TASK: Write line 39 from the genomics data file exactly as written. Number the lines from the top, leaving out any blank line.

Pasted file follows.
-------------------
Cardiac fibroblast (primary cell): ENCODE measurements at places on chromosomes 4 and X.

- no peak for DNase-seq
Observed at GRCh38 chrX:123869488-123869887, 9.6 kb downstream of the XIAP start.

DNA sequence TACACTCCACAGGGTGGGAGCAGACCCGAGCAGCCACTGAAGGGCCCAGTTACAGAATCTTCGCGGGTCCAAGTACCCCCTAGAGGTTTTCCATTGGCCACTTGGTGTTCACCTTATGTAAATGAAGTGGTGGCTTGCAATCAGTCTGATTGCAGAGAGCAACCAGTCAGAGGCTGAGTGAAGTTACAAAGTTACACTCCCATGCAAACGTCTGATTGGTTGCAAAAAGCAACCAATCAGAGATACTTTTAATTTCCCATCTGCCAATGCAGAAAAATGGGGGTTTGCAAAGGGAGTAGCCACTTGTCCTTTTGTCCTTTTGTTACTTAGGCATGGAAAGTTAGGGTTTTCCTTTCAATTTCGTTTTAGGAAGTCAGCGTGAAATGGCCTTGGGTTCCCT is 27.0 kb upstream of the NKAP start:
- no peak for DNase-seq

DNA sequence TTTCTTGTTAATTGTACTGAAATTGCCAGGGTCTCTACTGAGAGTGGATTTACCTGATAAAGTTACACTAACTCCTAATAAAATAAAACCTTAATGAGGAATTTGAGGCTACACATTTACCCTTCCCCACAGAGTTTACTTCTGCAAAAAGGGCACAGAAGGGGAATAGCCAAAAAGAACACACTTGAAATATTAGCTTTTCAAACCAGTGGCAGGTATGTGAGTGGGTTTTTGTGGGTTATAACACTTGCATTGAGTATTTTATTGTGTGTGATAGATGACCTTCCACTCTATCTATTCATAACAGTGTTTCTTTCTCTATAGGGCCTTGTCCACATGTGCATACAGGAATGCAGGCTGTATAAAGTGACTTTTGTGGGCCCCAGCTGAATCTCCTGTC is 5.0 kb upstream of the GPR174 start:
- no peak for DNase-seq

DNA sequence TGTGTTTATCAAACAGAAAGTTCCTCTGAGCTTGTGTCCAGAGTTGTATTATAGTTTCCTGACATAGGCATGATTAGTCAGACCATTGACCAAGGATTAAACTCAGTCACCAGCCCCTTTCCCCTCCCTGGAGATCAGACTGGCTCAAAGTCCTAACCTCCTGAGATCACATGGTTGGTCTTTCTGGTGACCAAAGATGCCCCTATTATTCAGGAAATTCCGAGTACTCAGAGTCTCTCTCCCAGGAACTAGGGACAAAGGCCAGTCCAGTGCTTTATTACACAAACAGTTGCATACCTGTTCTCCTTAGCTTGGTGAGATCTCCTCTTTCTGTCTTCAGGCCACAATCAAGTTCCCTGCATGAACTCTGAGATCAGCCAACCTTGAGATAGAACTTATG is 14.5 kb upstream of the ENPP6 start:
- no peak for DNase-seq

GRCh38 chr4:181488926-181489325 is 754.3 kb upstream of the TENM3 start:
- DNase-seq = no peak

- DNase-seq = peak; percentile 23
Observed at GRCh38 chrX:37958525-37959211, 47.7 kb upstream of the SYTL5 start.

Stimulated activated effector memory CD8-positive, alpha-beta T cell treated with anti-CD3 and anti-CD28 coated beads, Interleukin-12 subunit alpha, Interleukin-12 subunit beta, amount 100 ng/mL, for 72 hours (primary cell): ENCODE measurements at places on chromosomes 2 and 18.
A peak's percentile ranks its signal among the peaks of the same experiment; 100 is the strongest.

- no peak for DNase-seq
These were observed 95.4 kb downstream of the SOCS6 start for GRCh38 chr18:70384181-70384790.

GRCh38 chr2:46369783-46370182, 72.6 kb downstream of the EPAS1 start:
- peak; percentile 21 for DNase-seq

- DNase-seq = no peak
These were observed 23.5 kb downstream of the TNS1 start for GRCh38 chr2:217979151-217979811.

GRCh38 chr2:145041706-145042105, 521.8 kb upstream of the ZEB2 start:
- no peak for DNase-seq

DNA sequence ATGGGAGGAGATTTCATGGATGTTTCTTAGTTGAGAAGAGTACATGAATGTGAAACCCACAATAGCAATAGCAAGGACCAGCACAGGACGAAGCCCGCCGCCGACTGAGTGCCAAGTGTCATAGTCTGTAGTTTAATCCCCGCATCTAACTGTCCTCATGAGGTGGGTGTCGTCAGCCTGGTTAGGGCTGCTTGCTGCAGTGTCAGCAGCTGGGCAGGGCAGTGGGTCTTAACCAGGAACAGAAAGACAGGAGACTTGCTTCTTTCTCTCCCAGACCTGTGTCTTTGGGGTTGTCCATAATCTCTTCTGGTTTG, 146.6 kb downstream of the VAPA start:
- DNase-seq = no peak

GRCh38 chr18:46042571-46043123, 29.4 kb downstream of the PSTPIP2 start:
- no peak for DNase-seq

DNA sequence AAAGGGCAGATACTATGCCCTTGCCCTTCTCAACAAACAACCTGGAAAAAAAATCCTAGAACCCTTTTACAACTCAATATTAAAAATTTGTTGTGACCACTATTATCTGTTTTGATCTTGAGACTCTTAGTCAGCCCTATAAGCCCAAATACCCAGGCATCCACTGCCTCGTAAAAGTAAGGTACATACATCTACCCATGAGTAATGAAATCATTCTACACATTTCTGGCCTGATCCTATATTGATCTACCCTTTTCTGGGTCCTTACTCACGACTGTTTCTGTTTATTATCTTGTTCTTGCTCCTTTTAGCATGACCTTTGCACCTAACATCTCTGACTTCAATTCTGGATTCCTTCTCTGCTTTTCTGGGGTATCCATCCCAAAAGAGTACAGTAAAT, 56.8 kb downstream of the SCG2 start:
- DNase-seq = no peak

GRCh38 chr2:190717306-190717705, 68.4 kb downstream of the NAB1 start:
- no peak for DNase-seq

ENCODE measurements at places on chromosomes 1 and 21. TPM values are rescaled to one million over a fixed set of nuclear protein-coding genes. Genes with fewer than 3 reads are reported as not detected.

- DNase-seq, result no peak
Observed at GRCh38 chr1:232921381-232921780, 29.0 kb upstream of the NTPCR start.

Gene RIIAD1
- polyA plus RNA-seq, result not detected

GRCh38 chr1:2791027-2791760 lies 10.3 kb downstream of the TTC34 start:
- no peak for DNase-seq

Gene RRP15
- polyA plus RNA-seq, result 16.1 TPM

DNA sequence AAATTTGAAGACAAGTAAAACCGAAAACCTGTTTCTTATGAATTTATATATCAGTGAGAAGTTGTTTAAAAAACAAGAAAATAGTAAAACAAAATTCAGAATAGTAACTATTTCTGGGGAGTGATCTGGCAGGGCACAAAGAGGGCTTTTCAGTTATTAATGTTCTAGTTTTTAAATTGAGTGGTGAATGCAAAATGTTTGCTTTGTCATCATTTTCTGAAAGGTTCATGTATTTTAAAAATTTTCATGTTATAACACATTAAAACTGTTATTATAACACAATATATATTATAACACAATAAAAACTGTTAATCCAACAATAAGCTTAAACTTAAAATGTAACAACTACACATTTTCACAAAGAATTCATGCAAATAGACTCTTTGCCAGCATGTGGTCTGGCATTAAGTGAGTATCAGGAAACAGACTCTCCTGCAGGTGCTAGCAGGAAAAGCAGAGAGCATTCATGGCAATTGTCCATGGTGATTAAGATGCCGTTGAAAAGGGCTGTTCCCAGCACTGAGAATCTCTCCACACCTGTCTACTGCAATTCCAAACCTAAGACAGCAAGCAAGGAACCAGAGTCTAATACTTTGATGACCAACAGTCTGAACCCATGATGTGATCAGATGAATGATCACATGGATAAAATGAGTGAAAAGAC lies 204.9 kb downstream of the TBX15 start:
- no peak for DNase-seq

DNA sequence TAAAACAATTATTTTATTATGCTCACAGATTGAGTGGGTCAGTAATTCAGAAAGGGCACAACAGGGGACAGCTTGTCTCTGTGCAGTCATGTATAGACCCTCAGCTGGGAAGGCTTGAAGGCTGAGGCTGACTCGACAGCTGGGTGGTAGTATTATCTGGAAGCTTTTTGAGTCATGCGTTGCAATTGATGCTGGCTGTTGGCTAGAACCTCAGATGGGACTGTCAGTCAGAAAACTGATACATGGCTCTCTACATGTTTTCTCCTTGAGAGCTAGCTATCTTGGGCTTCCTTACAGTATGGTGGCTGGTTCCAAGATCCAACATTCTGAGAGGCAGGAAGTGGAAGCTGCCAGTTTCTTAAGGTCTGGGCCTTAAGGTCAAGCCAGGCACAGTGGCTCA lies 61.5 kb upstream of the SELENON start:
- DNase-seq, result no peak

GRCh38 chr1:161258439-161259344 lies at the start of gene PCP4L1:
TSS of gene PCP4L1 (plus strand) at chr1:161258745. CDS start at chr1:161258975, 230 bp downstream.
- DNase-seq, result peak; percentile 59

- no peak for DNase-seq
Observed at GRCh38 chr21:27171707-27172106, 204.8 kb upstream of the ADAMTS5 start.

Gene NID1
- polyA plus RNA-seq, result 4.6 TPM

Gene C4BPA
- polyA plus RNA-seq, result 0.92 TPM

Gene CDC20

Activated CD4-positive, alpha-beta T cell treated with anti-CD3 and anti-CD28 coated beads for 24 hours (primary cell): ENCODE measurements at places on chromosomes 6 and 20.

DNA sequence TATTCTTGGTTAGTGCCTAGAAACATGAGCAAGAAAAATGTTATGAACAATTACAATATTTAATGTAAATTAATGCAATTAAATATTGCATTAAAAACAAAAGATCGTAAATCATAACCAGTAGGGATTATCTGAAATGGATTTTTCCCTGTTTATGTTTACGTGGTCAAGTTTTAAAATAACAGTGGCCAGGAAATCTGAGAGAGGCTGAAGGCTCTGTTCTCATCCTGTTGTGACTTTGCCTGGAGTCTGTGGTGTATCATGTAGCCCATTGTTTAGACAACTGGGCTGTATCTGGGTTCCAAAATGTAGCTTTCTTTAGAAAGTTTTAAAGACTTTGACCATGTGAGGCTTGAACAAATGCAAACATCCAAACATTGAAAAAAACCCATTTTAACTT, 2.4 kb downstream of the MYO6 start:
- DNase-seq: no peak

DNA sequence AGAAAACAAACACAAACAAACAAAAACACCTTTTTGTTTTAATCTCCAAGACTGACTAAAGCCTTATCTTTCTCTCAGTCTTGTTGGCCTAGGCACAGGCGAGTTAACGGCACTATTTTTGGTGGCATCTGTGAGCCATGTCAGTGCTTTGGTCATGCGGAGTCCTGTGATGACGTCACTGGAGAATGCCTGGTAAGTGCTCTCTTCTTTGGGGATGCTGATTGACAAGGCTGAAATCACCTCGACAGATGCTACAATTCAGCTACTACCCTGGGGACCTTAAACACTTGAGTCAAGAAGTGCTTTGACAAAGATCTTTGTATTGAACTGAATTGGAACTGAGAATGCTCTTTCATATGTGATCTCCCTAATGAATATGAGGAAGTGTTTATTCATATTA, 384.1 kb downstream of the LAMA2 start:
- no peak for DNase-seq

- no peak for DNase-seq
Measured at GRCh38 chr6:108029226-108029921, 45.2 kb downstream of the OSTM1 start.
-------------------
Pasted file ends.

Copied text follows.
Gene RRP15